NBA in the Queen City?

A look at why the city of Cincinnati deserves a second chance with the NBA.

Oscar Robertson alongside the Cincinnati Royals logo.

Oscar Robertson alongside the Cincinnati Royals logo.

Cincinnati has a historic heritage when it comes to sports. Our city has had many professional sports teams including the Stingers, Cyclones, Mighty ducks, and Bengals. The city was home to the first Major League Baseball team, the Cincinnati Reds, and nearly 90 years later the city added another sports team, The Cincinnati Royals.

The Royals came to Cincinnati in 1957 from Rochester, New York. The Royals played 14 seasons in the Queen City, and during their stay in Cincinnati the team produced some all-stars and hall of famers. The team never brought back a championship, but they did have a few good playoff runs.

University of Cincinnati standout Oscar Robertson was one of the hall of famers who played for the Royals. After he was drafted number one overall by the Royals in 1960, he began his illustrious career. He is in the NBA record books as the seventh best point scorer of all-time. The team left after the 1972 season for Kansas City, and they made the name change from the Royals to the Kings.

The former Royals team is now located in Sacramento, California. In the team’s history, they have traveled from coast to coast with a few stops in between. In the franchise’s 66 year history they have only one championship.

Many basketball fans today would love to see a National Basketball Association team, but why did they leave Cincinnati? There are many possibilities for why they left, and they could have left due to a lack of success. The main reason was a result of an unenthusiastic fan base. The attendance levels were diminishing over their final seasons at the Cincinnati Gardens. The Gardens is now home to Elder’s very own ice hockey team.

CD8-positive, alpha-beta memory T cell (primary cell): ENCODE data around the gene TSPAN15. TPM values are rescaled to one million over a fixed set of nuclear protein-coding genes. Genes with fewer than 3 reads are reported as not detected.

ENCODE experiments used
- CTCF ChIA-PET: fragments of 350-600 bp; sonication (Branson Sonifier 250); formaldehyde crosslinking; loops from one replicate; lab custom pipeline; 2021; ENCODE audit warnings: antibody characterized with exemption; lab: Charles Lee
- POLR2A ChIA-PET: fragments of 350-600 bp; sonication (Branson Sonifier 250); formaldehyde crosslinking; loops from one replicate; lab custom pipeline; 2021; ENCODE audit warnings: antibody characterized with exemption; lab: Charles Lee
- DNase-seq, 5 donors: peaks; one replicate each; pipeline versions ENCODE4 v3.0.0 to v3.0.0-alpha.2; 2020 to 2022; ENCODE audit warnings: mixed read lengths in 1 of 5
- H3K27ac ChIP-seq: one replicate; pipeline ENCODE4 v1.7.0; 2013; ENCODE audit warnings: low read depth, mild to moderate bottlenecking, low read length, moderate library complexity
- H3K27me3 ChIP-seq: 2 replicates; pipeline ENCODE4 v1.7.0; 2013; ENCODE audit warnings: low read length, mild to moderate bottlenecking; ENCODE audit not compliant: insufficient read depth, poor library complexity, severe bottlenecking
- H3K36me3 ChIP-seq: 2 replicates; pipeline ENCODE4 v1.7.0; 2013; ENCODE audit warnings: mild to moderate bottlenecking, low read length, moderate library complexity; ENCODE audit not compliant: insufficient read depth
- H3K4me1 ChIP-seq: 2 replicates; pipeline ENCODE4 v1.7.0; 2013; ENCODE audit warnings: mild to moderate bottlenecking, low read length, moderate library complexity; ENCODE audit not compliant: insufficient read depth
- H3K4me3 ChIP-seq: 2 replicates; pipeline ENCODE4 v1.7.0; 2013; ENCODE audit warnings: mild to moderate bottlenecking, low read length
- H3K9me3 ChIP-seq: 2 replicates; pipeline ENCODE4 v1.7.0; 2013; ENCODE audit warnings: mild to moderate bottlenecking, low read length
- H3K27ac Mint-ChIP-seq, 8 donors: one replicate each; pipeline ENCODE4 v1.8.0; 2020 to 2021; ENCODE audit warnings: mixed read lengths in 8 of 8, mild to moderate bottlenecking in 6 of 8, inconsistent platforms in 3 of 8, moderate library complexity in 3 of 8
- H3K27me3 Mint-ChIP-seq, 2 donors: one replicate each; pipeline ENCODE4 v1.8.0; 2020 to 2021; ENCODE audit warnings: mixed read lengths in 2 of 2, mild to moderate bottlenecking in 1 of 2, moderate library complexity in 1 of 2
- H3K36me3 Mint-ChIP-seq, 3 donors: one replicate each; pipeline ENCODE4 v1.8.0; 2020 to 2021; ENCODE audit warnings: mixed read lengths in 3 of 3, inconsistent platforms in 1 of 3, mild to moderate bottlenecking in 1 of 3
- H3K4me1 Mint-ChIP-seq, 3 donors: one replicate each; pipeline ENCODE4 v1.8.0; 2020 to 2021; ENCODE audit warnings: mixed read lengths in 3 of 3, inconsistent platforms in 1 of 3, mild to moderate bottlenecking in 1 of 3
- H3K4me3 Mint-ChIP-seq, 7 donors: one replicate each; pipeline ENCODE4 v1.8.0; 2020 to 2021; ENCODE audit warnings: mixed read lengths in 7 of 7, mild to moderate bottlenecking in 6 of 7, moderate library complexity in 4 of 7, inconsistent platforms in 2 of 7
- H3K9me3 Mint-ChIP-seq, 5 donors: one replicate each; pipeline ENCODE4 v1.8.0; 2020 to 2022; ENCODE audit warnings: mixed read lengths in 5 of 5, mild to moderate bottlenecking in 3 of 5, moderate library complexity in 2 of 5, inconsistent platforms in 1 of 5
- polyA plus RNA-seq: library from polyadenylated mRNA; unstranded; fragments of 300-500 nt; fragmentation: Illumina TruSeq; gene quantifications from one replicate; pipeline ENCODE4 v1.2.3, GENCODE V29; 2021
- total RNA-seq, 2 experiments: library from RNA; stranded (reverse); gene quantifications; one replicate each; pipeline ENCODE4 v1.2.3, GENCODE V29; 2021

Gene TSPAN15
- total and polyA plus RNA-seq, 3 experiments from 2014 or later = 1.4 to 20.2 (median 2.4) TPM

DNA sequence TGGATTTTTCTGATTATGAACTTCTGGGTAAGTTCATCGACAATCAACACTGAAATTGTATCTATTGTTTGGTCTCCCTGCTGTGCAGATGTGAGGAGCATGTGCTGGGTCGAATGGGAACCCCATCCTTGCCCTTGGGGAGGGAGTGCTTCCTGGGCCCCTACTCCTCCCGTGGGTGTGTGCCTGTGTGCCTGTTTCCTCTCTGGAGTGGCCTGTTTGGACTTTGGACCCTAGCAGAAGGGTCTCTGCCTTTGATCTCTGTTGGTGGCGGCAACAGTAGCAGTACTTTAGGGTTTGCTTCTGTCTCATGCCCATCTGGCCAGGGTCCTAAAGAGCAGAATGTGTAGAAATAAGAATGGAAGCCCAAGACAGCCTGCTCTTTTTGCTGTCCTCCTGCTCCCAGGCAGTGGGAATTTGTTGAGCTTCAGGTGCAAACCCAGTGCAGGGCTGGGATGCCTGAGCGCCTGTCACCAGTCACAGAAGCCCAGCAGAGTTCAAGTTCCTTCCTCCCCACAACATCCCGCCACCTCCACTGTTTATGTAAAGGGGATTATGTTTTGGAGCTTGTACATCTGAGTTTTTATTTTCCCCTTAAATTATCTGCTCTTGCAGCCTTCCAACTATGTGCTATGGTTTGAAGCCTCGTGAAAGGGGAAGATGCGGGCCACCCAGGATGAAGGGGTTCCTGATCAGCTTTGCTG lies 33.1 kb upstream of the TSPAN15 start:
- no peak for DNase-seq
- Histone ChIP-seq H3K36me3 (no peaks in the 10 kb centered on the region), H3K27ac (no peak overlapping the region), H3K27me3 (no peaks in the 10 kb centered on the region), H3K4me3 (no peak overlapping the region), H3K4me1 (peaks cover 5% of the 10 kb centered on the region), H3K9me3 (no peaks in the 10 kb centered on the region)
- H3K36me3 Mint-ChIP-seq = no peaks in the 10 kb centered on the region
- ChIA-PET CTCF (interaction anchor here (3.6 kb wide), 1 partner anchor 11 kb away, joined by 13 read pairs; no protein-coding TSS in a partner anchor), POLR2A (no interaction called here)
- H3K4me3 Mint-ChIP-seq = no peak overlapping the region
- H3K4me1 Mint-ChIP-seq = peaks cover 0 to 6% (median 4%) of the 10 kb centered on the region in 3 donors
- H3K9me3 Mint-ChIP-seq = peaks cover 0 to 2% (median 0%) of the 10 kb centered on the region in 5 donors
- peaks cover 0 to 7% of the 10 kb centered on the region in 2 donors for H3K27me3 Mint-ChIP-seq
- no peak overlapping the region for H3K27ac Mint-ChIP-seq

The city has lacked a professional basketball team from its athletic resume for the past 40 years. There are hopes for another NBA team to spring up in the tri-state sometime again.

The diminished fan support would no longer be a problem like it was back in the 60s and 70s. The city has shown much support in basketball, and this is illuminated through the Crosstown Showdown. Xavier University and the University of Cincinnati both have strong fan bases which bleed their team’s colors.

Like every realtor says, “It’s all about location, location, location.” The new basketball team would have to find a place to play within the city or its surrounding areas. The franchise would primarily have three options as to where they would play.

1. U.S. Arena is the building that sits adjacent to Great American Ball Park. This arena has held games for basketball already for the likes of the Harlem Globe Trotters and NBA teams during the preseason. This arena holds 17,556 fans which is on the lower end of the spectrum considering the average NBA arena has room for 20,000 fans. If a team were to call U.S. Bank home it would be the third major sports team to be in Cincinnati along with being on the edge of the river.

2. Place the stadium in between two counties near Cincinnati. Many Hamilton County residents were angered by the expense of Paul Brown Stadium which came directly from tax payers. By placing the stadium in between two counties, the expenses would be diversified further through the two counties sharing ownership of the arena.

3. Mason is known as the one of the fastest growing areas in Ohio. The city of Mason is located approximately a half hour away from Cincinnati. There is enough space to make a stadium along with parking especially near Kings Island. Mason could attract both Cincinnati and Dayton fans which would, most likely, make the problem of attendance solved. Mason already is home to a major sporting event every year, The Western and Southern Open (tennis).

Cincinnati can benefit from an NBA team, whether it’s in the city or in its surround area. One problem could be the fact that another team would have to be added to the West if Cincinnati did so get a team playing in the East. But even with many unanswered questions, returning an NBA team to Cincinnati would add to the city’s historic athletic legacy.